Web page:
As with any social media platform, you want your content to match what the pinner is looking for when they go through their home feed, browse a category or conduct a search, so the words you choose do matter.

Appearance. Actions speak louder than words on Pinterest and so do your images. Curalate did a study and found that pinners like:

  • Images of things, not the faces of people
  • Minimalist backgrounds
  • Colours, especially hues of red, and lighting
  • Portrait orientation

It’s your job to make sure that all images are professional, attractive and accurately represent the content they lead to.

It’s also essential to ensure an image is visible or hidden within each piece of content on your website or blog which will translate well to a pin if someone decides to create an original pin from your content.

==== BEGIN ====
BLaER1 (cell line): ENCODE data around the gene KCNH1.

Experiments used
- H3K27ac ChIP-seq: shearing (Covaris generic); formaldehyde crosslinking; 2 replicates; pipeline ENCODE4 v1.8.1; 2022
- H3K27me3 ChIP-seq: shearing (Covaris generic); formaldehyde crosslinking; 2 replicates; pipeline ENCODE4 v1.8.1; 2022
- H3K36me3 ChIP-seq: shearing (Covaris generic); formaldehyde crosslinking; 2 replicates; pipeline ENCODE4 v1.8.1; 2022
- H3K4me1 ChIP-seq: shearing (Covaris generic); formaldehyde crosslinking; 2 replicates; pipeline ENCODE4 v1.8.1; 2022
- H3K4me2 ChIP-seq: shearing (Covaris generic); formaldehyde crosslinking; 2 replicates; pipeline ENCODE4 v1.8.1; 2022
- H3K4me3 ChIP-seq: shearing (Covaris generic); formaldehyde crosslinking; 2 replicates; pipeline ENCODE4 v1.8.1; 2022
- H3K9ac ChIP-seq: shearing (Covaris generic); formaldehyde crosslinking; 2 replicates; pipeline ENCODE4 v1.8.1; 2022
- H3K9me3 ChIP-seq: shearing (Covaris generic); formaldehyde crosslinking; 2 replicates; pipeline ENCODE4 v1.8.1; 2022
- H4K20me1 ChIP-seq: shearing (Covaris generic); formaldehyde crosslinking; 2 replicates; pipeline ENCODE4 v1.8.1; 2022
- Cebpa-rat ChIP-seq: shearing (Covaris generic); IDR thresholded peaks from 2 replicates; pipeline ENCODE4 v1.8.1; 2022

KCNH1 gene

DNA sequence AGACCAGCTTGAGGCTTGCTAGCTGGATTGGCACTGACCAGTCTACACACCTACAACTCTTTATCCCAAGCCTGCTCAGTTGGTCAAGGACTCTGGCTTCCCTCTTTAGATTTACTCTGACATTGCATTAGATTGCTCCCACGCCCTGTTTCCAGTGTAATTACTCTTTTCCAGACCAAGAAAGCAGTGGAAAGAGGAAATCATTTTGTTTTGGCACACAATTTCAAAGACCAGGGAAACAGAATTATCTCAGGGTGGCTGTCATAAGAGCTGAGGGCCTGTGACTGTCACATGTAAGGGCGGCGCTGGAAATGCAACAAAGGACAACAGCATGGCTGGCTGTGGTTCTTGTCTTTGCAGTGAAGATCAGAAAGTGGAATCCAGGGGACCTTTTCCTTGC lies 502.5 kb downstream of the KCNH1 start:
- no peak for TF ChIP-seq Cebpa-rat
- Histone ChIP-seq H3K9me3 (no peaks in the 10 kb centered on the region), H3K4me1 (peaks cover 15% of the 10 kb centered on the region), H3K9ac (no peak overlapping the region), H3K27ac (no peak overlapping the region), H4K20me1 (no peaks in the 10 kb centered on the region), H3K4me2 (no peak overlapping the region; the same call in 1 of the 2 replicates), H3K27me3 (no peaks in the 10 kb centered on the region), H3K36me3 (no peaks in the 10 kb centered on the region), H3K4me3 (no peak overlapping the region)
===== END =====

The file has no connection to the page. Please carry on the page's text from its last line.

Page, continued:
Content. When pinners click on your pin, it leads to your product, website or blog pages and all content rules apply, but you must also remember:

  • The top of the funnel. With the way content is distributed on Pinterest, you don’t want to scare someone off by asking for an email address you haven’t earned.
  • This is no time for spam. Pinners are looking for information. The content behind the link must deliver the promised information and it must have value (to the reader - not you).
  • Price your products. Product pins that show the price on the pin itself fare better than those without.
  • Test your pins. Use A/B testing to determine what elements of your pins succeed. You can gauge this through traffic to your site or re-pins and likes.